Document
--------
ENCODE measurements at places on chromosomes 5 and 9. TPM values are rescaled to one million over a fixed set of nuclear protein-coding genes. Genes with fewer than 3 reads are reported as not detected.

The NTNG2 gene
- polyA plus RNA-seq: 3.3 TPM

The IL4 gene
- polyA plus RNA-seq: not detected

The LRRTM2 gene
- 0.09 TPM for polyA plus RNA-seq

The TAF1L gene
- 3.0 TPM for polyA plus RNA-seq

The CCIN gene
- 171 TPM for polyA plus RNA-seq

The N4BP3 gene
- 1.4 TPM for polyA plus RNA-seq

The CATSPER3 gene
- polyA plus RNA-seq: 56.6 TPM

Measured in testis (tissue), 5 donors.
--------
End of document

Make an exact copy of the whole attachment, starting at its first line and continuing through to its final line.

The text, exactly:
ENCODE measurements at places on chromosomes 5 and 9. TPM values are rescaled to one million over a fixed set of nuclear protein-coding genes. Genes with fewer than 3 reads are reported as not detected.

The NTNG2 gene
- polyA plus RNA-seq: 3.3 TPM

The IL4 gene
- polyA plus RNA-seq: not detected

The LRRTM2 gene
- 0.09 TPM for polyA plus RNA-seq

The TAF1L gene
- 3.0 TPM for polyA plus RNA-seq

The CCIN gene
- 171 TPM for polyA plus RNA-seq

The N4BP3 gene
- 1.4 TPM for polyA plus RNA-seq

The CATSPER3 gene
- polyA plus RNA-seq: 56.6 TPM

Measured in testis (tissue), 5 donors.